We have three more posts related to abortion–Ellen Painter Dollar’s answers to my questions, which will appear here this morning and this afternoon (and, in longer form, on Ellen’s blog Choices That Matter). And then tomorrow morning I will post a summary of what I’ve learned from this exchange. For now, my question for Ellen:
Why is ending the existence of an embryo or fetus morally different than ending the life of a baby once s/he is born? In other words, if we are treating embryos with reverence as human lives created in the image of God, why is abortion not murder?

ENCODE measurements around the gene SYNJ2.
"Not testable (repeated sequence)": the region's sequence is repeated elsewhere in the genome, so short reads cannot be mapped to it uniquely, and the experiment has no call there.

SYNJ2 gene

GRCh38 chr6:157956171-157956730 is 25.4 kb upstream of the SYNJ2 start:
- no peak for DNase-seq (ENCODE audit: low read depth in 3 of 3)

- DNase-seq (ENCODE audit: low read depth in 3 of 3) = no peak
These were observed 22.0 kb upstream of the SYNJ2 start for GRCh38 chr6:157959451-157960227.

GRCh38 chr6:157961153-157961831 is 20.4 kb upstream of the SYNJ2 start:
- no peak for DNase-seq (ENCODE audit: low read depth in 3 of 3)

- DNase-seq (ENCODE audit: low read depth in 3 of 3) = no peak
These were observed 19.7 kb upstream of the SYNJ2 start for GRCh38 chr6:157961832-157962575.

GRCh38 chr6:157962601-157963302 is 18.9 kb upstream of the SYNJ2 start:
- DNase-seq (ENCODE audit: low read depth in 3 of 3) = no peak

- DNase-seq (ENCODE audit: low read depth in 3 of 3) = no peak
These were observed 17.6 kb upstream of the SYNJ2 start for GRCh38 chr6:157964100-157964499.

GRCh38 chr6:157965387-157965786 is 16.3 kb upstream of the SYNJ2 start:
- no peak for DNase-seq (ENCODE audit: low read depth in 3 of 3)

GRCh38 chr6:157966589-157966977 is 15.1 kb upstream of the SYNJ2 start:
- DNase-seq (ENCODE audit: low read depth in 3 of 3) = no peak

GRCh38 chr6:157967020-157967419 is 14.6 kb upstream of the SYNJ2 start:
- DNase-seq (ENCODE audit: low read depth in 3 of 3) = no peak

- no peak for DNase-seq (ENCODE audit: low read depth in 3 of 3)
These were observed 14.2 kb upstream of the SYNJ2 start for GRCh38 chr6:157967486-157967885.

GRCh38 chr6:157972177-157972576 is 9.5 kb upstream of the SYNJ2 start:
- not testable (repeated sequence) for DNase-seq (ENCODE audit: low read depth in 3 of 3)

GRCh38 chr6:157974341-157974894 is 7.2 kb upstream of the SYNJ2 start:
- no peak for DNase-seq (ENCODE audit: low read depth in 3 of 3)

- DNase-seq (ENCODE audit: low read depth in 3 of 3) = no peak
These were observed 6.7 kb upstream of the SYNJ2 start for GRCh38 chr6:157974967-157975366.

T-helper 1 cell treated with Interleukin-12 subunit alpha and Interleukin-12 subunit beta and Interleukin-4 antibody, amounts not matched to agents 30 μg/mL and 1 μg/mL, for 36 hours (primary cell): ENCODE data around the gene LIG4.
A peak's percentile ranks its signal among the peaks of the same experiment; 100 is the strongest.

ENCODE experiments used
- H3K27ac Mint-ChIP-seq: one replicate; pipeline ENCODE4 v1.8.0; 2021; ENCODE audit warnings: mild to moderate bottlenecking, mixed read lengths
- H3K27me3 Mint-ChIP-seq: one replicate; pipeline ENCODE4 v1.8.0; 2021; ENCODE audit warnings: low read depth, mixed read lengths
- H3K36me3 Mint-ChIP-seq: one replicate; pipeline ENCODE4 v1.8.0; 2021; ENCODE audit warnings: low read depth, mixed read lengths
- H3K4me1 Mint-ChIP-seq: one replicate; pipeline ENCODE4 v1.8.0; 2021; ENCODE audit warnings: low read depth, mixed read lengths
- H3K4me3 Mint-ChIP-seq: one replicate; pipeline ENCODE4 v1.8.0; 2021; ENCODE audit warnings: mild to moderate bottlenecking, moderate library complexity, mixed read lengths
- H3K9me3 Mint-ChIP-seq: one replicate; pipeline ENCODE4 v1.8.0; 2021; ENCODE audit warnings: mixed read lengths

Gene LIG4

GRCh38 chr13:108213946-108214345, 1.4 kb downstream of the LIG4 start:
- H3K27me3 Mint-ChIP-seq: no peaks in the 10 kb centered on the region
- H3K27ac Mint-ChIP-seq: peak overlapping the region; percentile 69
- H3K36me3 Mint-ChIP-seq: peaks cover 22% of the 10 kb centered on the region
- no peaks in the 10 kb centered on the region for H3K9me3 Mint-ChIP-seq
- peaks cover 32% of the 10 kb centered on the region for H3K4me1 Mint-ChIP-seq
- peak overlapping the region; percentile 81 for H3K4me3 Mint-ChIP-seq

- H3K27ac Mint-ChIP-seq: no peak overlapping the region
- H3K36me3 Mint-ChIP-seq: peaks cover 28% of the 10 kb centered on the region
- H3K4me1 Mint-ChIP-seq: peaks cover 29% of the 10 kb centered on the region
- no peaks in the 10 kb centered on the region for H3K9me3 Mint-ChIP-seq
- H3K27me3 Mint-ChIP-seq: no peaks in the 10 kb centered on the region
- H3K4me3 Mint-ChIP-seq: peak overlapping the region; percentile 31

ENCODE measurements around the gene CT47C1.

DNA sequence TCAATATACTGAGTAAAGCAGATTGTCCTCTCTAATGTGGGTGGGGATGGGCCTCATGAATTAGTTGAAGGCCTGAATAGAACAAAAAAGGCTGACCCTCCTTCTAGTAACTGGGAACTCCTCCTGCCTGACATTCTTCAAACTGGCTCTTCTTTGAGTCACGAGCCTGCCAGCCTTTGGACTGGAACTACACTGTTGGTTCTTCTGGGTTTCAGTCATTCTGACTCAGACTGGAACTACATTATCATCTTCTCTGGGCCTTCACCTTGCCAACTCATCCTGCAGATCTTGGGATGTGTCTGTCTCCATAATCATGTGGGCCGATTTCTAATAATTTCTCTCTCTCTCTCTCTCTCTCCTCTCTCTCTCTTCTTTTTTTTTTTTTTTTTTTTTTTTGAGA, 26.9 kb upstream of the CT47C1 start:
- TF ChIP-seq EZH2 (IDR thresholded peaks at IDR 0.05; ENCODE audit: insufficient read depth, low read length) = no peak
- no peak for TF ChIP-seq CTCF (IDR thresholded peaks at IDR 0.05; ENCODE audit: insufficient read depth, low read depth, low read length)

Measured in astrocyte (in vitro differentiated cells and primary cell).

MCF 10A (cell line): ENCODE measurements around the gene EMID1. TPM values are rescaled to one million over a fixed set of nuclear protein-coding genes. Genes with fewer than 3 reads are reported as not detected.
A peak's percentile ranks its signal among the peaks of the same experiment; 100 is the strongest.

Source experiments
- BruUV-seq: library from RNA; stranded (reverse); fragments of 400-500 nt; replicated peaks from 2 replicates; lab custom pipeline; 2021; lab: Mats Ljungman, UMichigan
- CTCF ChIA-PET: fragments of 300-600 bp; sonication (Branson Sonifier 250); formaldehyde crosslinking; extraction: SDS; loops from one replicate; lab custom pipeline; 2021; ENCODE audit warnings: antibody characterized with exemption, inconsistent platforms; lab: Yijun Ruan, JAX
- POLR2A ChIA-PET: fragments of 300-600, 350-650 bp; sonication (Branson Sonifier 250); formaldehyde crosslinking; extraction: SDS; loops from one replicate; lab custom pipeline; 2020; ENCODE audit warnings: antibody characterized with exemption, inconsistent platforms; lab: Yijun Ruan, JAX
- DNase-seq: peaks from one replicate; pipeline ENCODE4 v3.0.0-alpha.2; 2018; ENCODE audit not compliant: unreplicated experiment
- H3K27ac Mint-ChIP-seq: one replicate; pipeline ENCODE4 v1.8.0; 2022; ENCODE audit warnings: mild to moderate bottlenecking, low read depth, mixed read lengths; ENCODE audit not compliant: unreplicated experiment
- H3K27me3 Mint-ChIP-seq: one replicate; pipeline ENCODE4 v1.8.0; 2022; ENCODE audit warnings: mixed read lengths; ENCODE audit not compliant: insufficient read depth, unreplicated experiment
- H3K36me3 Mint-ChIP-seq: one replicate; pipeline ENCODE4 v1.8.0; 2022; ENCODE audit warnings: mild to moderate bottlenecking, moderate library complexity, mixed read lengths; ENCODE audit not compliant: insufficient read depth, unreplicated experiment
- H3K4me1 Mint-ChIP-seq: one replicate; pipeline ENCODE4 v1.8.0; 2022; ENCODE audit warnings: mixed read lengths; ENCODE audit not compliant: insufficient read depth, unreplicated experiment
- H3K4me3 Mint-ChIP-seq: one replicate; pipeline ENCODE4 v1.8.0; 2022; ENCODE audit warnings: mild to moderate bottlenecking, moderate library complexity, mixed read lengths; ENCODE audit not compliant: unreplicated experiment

I believe that fertilized eggs are God-given human lives that should be treated with reverence, and that the deliberate ending of an embryonic human life is a morally weighty decision deserving of great care. I do not believe that embryos are mere clumps of biological matter to be subjected to parental whims. However, I object to characterizing abortion (or the discarding of embryos created via reproductive technology) as the “murder of innocents,” for a number of reasons.
The following paragraph comes from my upcoming book, No Easy Choice: A Story of Disability, Parenthood, and Faith in an Age of Advanced Reproduction.